So I have a function which always returns a number from range <0;99> (i.e. 0, 1, ... 99 - integers).

What would be the best way to correctly map those numbers to range <-1.0;1.0>?

0 would be -1.0 of course and 99 would be 1.0. How to calculate the numbers between?

up vote 21 down vote accepted

Use a linear mapping:

y = ((x / 99.0) * 2) - 1

How it works:

  • Divide by 99: This normalizes the range from [0, 99] to [0, 1].
  • Multiply by 2: This increases the range to [0, 2].
  • Subtract 1: This is a translation which gives [-1, 1].

You can of course combine the steps ((x / 99.0) * 2) into a single division if you wish. I just split it up for clarity.

  • 1
    This takes far too much squinting to see what's actually intended; this sort of mapping is very common and should be written in a way that's understandable instantly. – Glenn Maynard Nov 11 '10 at 14:13

Don't do scaling manually; it takes far too much squinting at the math to figure out what's really intended. Use a helper function.

def scale(val, src, dst):
    """
    Scale the given value from the scale of src to the scale of dst.
    """
    return ((val - src[0]) / (src[1]-src[0])) * (dst[1]-dst[0]) + dst[0]

print scale(0, (0.0, 99.0), (-1.0, +1.0))
print scale(1, (0.0, 99.0), (-1.0, +1.0))
print scale(99, (0.0, 99.0), (-1.0, +1.0))

I've found this to be one of the more useful functions to have in any language; you can tell what the scale() calls do at a glance.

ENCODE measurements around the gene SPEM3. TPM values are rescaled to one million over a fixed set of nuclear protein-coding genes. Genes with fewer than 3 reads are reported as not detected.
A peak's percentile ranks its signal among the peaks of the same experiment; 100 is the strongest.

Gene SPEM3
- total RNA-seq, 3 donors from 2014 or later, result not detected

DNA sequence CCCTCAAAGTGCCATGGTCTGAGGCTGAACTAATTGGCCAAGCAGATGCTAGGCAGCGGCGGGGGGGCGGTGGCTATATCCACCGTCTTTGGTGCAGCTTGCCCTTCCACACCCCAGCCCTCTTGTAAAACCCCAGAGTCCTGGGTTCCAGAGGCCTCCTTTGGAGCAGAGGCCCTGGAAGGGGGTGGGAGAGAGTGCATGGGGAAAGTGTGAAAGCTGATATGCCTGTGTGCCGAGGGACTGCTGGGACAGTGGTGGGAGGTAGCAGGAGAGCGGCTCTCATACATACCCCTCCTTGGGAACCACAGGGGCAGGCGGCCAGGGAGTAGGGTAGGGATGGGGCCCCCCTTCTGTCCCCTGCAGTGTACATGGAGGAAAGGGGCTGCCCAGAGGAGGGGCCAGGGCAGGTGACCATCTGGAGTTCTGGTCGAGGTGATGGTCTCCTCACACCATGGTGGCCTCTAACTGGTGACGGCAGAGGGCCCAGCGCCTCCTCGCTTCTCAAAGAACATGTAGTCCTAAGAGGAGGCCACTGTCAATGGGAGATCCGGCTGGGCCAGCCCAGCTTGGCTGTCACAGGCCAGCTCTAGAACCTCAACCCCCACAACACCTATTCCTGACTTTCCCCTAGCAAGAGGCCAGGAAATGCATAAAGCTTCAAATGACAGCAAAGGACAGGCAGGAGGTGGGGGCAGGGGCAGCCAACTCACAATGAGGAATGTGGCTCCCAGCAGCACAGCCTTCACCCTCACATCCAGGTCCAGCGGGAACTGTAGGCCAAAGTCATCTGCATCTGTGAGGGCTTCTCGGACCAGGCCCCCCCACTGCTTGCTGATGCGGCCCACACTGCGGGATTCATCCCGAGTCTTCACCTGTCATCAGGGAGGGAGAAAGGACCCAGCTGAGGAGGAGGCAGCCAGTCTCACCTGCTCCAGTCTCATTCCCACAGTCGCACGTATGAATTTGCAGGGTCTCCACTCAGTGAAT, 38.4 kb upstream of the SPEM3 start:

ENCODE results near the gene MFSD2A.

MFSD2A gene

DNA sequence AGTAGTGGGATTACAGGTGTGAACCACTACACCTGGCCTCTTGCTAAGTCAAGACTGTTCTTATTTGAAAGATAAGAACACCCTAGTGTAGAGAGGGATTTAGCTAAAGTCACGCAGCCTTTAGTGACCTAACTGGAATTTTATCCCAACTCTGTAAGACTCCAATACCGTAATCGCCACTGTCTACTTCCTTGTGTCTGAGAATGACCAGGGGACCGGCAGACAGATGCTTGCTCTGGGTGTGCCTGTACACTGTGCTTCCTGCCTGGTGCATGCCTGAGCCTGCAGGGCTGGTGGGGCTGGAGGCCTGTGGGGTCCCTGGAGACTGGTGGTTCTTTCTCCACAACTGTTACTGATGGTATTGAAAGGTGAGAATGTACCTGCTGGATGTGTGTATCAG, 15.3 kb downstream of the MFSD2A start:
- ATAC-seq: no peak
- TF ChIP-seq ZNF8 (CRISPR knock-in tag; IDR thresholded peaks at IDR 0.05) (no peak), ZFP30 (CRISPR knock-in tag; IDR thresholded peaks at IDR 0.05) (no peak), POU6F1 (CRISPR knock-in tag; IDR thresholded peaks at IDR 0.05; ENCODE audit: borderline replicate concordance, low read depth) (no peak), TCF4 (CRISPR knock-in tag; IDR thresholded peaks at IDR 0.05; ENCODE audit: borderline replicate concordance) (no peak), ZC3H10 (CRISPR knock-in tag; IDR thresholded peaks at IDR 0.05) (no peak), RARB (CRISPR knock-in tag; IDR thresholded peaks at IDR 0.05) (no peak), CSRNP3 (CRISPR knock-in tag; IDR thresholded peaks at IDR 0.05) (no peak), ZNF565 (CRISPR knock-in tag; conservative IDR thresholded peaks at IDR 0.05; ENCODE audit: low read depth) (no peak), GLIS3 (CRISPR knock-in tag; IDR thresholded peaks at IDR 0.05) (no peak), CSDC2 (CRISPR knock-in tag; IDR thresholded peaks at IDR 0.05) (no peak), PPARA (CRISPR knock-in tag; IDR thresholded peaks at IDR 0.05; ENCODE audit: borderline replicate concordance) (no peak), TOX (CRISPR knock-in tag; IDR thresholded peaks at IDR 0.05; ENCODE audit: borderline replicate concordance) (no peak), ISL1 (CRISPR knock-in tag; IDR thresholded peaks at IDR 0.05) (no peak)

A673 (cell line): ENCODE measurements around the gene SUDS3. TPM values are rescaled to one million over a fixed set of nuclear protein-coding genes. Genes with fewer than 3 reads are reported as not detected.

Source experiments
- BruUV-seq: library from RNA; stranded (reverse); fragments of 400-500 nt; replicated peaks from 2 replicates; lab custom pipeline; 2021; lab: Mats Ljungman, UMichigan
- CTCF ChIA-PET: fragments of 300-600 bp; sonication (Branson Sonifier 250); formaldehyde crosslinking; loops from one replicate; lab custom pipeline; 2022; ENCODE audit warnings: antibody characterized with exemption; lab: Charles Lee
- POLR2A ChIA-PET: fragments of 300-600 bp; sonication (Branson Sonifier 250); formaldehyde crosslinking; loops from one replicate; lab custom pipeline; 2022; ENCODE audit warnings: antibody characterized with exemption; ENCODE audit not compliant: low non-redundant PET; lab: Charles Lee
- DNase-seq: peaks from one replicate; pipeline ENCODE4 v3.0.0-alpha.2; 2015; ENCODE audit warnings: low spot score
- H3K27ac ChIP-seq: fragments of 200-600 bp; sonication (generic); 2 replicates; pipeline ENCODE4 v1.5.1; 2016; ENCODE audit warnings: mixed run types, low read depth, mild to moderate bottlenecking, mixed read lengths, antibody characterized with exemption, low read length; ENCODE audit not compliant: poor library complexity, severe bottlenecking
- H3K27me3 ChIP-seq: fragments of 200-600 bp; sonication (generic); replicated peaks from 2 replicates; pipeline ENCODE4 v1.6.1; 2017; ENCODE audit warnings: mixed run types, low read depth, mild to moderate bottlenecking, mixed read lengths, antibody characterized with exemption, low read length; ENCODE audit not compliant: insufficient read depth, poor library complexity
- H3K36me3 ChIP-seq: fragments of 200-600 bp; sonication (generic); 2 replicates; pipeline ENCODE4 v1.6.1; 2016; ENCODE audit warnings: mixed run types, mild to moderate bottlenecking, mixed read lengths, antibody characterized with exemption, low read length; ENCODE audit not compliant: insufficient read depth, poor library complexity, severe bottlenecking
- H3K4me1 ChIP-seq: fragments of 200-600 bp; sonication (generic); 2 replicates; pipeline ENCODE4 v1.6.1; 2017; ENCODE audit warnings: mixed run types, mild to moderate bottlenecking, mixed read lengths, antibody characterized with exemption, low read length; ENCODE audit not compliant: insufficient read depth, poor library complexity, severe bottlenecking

• I get: TypeError: 'int'/'float' object is not subscriptable. :/ – d.popov Jan 5 at 16:01

To map a value x from this range:

[a..b]

To this range:

[a'..b']

You use this formula:

x' = (x / 99) * 2 - 1

The way such a mapping works is as follows:

x' = ((x - a) / (b - a)) * (b' - a') + a'

Step by step:

  1. You first calculate a ratio of how far into a..b the x value is:

    (x - a) / (b - a)
    

    This value will be between 0 and 1.

  2. Then you use this value to calculate how far into a'..b' the value should be:

    ratio * (b' - a') + a'
    

In your particular case:

x' = ((x - 0) / (99 - 0)) * (1.0 - (-1.0)) + (-1.0)

or in contracted form:

x' = (x / 99) * 2 - 1

Note: If you're doing this in a programming language where integer divided by another integer is integer division, you should promote the values to floating point to avoid having to deal with loss of precision:

x' = (x / 99.0) * 2.0 - 1.0

Use this for any range (can be negative, too).

[minFrom..maxFrom] -> [minTo..maxTo]

mappedValue = minTo + (maxTo - minTo) * ((value - minFrom) / (maxFrom - minFrom));

Use numpy, that would be most efficient

>>> from numpy import interp
>>> interp(50, [0,99], [-1,1])
0.010101010101010166
n = (n / 99) * 2 - 1;
  • 2
    In Python 2.x, this needs from __future__ import division to work right. That, or make 99 a float, as Mark Byers did. – Thomas Wouters Nov 11 '10 at 13:43

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